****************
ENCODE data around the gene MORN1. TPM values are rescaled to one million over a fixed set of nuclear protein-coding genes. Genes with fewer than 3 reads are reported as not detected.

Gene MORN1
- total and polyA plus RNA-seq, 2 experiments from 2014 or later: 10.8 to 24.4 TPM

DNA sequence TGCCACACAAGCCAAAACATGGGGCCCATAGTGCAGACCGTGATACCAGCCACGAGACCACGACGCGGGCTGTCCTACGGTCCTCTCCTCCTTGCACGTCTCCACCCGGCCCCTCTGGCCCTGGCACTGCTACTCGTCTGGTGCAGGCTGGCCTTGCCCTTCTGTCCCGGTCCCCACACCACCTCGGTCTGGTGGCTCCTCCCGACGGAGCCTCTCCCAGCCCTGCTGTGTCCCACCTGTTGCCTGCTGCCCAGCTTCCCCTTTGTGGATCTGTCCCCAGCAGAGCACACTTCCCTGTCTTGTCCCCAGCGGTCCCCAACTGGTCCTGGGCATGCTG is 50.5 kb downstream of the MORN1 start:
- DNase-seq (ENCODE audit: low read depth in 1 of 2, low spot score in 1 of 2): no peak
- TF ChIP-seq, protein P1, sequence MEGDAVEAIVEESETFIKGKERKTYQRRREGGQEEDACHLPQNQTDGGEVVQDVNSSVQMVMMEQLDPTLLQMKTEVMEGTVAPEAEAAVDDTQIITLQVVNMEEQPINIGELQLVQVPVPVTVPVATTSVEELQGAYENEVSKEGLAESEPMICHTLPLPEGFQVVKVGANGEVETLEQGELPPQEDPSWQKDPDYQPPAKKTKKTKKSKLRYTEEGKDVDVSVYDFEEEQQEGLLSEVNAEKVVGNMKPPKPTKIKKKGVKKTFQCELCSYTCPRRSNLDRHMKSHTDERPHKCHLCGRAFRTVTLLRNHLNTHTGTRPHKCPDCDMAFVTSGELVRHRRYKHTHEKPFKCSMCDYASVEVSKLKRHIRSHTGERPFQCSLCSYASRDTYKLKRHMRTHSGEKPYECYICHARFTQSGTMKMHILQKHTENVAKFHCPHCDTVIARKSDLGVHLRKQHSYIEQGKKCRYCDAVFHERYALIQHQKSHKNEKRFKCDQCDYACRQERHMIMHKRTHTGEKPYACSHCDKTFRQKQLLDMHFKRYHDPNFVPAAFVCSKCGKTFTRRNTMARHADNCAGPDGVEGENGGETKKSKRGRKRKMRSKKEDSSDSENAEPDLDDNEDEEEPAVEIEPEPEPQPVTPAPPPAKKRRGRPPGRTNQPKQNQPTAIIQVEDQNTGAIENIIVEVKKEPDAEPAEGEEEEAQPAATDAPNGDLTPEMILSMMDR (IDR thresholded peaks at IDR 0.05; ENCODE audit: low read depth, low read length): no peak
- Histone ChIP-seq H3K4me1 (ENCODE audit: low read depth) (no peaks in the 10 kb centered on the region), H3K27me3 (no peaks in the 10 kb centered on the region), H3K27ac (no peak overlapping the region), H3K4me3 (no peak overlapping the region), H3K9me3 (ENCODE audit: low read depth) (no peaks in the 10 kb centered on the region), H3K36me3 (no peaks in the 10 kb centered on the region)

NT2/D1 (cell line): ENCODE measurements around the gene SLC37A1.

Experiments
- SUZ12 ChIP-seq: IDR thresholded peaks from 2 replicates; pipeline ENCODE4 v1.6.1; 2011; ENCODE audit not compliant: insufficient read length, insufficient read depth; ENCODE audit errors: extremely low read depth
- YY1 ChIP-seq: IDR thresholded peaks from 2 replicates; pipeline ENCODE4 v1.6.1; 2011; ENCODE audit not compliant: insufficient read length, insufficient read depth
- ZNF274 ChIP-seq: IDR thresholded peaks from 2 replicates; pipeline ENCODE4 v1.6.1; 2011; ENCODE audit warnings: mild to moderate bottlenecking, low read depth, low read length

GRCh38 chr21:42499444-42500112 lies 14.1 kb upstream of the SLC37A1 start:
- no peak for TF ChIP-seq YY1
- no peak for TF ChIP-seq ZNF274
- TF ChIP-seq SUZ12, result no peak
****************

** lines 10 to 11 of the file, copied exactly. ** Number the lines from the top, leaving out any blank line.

- SUZ12 ChIP-seq: IDR thresholded peaks from 2 replicates; pipeline ENCODE4 v1.6.1; 2011; ENCODE audit not compliant: insufficient read length, insufficient read depth; ENCODE audit errors: extremely low read depth
- YY1 ChIP-seq: IDR thresholded peaks from 2 replicates; pipeline ENCODE4 v1.6.1; 2011; ENCODE audit not compliant: insufficient read length, insufficient read depth